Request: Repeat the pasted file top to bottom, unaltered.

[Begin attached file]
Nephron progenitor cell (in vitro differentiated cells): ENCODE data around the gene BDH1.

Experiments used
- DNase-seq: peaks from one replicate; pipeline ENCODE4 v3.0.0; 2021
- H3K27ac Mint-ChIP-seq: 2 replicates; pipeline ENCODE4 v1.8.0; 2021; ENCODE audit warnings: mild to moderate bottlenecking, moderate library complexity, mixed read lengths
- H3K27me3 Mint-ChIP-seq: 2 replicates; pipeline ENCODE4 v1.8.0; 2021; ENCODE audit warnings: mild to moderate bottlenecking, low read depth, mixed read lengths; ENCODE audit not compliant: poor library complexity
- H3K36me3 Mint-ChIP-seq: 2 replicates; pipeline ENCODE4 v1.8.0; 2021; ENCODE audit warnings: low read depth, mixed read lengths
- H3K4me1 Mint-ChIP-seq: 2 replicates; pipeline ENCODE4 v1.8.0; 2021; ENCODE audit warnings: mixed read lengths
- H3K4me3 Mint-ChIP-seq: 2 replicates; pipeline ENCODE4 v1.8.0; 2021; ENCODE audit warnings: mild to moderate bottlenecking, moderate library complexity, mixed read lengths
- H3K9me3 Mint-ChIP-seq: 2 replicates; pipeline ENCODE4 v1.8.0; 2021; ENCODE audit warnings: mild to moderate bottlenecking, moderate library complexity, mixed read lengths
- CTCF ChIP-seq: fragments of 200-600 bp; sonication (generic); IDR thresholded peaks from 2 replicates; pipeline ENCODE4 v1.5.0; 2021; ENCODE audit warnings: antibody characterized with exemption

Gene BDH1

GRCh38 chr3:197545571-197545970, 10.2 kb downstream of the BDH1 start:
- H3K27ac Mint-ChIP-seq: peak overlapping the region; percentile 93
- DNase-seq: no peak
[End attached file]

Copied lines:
Nephron progenitor cell (in vitro differentiated cells): ENCODE data around the gene BDH1.

Experiments used
- DNase-seq: peaks from one replicate; pipeline ENCODE4 v3.0.0; 2021
- H3K27ac Mint-ChIP-seq: 2 replicates; pipeline ENCODE4 v1.8.0; 2021; ENCODE audit warnings: mild to moderate bottlenecking, moderate library complexity, mixed read lengths
- H3K27me3 Mint-ChIP-seq: 2 replicates; pipeline ENCODE4 v1.8.0; 2021; ENCODE audit warnings: mild to moderate bottlenecking, low read depth, mixed read lengths; ENCODE audit not compliant: poor library complexity
- H3K36me3 Mint-ChIP-seq: 2 replicates; pipeline ENCODE4 v1.8.0; 2021; ENCODE audit warnings: low read depth, mixed read lengths
- H3K4me1 Mint-ChIP-seq: 2 replicates; pipeline ENCODE4 v1.8.0; 2021; ENCODE audit warnings: mixed read lengths
- H3K4me3 Mint-ChIP-seq: 2 replicates; pipeline ENCODE4 v1.8.0; 2021; ENCODE audit warnings: mild to moderate bottlenecking, moderate library complexity, mixed read lengths
- H3K9me3 Mint-ChIP-seq: 2 replicates; pipeline ENCODE4 v1.8.0; 2021; ENCODE audit warnings: mild to moderate bottlenecking, moderate library complexity, mixed read lengths
- CTCF ChIP-seq: fragments of 200-600 bp; sonication (generic); IDR thresholded peaks from 2 replicates; pipeline ENCODE4 v1.5.0; 2021; ENCODE audit warnings: antibody characterized with exemption

Gene BDH1

GRCh38 chr3:197545571-197545970, 10.2 kb downstream of the BDH1 start:
- H3K27ac Mint-ChIP-seq: peak overlapping the region; percentile 93
- DNase-seq: no peak